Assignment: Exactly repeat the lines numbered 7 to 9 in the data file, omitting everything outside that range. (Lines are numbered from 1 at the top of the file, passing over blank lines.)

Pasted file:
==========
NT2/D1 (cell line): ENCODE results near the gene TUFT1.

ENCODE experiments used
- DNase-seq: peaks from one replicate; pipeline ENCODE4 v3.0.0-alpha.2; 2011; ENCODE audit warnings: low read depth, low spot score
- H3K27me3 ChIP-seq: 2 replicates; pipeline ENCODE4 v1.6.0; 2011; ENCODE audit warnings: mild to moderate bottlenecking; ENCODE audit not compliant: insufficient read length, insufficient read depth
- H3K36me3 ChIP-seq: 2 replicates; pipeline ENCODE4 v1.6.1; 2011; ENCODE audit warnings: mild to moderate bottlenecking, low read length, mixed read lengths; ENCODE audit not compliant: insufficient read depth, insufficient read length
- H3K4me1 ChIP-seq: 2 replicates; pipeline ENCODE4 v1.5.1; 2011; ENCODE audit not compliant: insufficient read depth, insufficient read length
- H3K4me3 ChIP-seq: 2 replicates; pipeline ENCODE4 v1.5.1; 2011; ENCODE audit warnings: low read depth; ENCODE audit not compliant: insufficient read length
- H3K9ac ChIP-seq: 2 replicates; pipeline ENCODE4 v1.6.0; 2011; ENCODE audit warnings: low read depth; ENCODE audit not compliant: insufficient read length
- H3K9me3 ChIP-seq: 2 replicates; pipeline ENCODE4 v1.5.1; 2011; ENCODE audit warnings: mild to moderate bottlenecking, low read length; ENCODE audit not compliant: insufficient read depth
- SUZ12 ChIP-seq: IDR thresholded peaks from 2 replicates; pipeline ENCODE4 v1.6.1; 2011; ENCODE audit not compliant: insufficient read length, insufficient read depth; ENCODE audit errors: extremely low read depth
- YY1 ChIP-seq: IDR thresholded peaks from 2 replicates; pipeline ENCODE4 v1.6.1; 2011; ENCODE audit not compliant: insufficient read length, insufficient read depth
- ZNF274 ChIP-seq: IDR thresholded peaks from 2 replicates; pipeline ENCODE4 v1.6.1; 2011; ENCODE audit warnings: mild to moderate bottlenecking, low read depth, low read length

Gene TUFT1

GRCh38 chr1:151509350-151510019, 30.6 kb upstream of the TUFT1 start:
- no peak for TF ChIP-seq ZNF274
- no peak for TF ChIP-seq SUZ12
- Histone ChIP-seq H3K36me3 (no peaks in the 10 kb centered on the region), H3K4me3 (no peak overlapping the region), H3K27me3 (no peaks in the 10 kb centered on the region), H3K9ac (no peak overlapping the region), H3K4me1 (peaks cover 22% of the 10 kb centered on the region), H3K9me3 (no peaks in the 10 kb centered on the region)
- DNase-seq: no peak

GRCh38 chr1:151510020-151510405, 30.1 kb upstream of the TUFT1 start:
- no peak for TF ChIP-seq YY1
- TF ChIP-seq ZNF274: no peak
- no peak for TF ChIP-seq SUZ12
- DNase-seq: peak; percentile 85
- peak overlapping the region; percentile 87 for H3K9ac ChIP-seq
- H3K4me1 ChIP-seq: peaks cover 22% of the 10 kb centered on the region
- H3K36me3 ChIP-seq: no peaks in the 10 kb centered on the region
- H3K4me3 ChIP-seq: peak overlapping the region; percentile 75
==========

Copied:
- H3K4me3 ChIP-seq: 2 replicates; pipeline ENCODE4 v1.5.1; 2011; ENCODE audit warnings: low read depth; ENCODE audit not compliant: insufficient read length
- H3K9ac ChIP-seq: 2 replicates; pipeline ENCODE4 v1.6.0; 2011; ENCODE audit warnings: low read depth; ENCODE audit not compliant: insufficient read length
- H3K9me3 ChIP-seq: 2 replicates; pipeline ENCODE4 v1.5.1; 2011; ENCODE audit warnings: mild to moderate bottlenecking, low read length; ENCODE audit not compliant: insufficient read depth